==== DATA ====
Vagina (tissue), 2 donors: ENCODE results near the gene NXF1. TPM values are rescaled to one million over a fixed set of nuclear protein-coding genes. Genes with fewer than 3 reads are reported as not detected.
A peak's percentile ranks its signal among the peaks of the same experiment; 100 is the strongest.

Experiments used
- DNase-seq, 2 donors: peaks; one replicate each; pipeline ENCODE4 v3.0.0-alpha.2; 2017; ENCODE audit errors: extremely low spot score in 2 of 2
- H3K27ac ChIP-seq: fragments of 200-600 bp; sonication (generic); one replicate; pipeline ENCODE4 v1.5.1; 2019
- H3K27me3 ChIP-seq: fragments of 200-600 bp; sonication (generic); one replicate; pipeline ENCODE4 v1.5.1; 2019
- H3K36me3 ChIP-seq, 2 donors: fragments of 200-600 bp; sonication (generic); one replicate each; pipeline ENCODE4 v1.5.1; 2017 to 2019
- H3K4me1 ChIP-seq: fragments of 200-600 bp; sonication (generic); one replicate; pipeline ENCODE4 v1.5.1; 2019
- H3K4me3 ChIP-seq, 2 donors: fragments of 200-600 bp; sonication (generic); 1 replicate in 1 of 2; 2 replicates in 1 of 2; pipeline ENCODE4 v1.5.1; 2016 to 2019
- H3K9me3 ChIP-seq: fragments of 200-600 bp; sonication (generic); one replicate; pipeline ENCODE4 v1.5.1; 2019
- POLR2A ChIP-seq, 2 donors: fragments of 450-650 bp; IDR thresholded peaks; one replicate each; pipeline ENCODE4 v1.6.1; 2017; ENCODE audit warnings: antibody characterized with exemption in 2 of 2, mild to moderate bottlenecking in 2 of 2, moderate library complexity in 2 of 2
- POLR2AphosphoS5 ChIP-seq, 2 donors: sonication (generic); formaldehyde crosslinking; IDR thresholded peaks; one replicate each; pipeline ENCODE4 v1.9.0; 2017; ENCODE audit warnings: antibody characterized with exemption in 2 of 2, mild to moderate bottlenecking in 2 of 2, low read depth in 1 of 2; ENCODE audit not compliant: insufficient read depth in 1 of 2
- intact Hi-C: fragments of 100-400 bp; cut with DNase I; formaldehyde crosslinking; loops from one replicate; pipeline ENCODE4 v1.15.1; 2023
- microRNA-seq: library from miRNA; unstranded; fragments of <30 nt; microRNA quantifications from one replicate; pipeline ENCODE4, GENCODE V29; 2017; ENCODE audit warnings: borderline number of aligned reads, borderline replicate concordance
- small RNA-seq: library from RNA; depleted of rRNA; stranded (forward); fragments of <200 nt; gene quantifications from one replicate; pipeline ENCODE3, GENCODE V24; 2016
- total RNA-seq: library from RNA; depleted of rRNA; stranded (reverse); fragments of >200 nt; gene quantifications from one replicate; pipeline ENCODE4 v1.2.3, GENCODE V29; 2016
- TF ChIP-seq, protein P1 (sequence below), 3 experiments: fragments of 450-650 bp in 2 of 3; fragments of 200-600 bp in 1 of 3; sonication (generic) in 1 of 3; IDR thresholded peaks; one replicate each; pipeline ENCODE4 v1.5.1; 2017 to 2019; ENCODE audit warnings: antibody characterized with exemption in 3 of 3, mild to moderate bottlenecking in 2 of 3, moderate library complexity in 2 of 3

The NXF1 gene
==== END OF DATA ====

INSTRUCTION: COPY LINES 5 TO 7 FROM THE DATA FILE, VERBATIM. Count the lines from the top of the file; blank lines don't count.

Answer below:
- H3K27ac ChIP-seq: fragments of 200-600 bp; sonication (generic); one replicate; pipeline ENCODE4 v1.5.1; 2019
- H3K27me3 ChIP-seq: fragments of 200-600 bp; sonication (generic); one replicate; pipeline ENCODE4 v1.5.1; 2019
- H3K36me3 ChIP-seq, 2 donors: fragments of 200-600 bp; sonication (generic); one replicate each; pipeline ENCODE4 v1.5.1; 2017 to 2019